That's just FUD. Only hybrid apps that use non-native scrolling are jittery, and for years now you can use '-webkit-overflow-scrolling: touch` to get native scrolling with bouncing.
Could you explain that? I'm not familiar with phone development and I'm having difficulty figuring out what "the other way around" is.
That being said, Facebook has more experience writing iOS apps than me, so it may be possible that those things don't really matter (and doesn't preclude 1:1 components from being added down the road).
I've spent 15 minutes with React Native so far, and as best I can figure, the answer is no.
If they were building the GUI components from UIKit pieces, they'd get all of this for free. But I understand it would be pretty hard to get all this working with the flexible layout architecture they have... so I'm guessing they'll have to slow add all the accessibility features in over time.
Some food for thought: what if you kept HTML and CSS but instead of using a WebView to render it, you rendered the DOM manually using UIViews? You could even make overflow: scroll; turn into UIScrollViews automatically.
If it's using UIViews, it isn't reimplementing native controls. It's using native controls, same as if it was implemented with (interface builder) .nib files. That's like saying "reimplementing html/css with html/css".
On the web you might use a div with overflow:scroll on native a scrollView.
- React Native from Facebook (https://github.com/facebook/react-native)
- Appcelerator's Titanium and Alloy Frameworks (http://appcelerator.com)
- Telerik's Native Script (http://telerik.com/nativescript)
- Xamarin (http://xamarin.com)
As I understand it, all three of these frameworks have a JS (or C#) runtime that is compiled along with the app. This JS runtime is what drives the app and uses the native features of each platform (iOS / Android).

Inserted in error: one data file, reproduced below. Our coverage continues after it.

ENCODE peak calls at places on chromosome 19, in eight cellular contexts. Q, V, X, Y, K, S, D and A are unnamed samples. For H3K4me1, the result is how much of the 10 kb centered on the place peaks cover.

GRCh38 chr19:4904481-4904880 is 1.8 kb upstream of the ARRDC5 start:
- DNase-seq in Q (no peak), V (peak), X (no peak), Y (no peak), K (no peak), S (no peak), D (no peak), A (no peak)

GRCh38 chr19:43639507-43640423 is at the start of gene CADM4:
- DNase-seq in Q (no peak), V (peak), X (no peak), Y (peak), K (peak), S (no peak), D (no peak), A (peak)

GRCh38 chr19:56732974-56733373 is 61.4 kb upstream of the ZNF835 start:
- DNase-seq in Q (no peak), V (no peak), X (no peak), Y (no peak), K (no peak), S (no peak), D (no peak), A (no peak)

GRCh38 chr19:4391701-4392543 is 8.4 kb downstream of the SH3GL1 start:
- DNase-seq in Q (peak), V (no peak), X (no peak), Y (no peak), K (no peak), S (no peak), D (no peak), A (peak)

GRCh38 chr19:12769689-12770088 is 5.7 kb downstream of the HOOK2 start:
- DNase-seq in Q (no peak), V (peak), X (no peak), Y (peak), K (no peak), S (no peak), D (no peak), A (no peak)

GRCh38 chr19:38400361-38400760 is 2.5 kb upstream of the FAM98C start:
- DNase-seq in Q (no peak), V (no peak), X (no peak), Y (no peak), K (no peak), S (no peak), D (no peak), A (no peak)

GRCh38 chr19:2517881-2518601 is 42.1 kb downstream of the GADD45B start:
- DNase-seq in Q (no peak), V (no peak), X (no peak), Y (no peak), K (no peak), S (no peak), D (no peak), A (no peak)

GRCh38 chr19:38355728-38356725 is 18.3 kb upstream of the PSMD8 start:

I've been building on Appcelerator for the last 4 months on some basic apps, and it works pretty well.
I look forward to trying out some toy apps on the other platforms.
We also do Scala, Kotlin, Clojure etc. and we are OSS as well (we started out as OSS). You can build unlimited apps without paying us a dime. You can also compile the entire compiler plus Eclipse/Idea/Maven/Gradle integration yourself so you aren't locked in.
We expose all iOS APIs and have a custom bridge besides JNI to make binding and subclassing of Objective-C APIs and C APIs as seamless as JNA or p/invoke, but without performance overhead. We use LLVM to compile JVM bytecode to native code directly, so performance is excellent and on par with Objective-C.
At this point you can write apps for iOS and Android, using the native UI APIs, and share business logic between them and your backend, if that's also JVM based. I personally think that using native UI APIs is best. However, for CRUD or enterprise apps you may not care about shininess, which is why our next focus will be on a cross-platform UI toolkit for Android and iOS.
You do have to pay for debugging support, interface builder integration and SLAs/hotfixing. We hope that's a fair way of supporting our OSS work.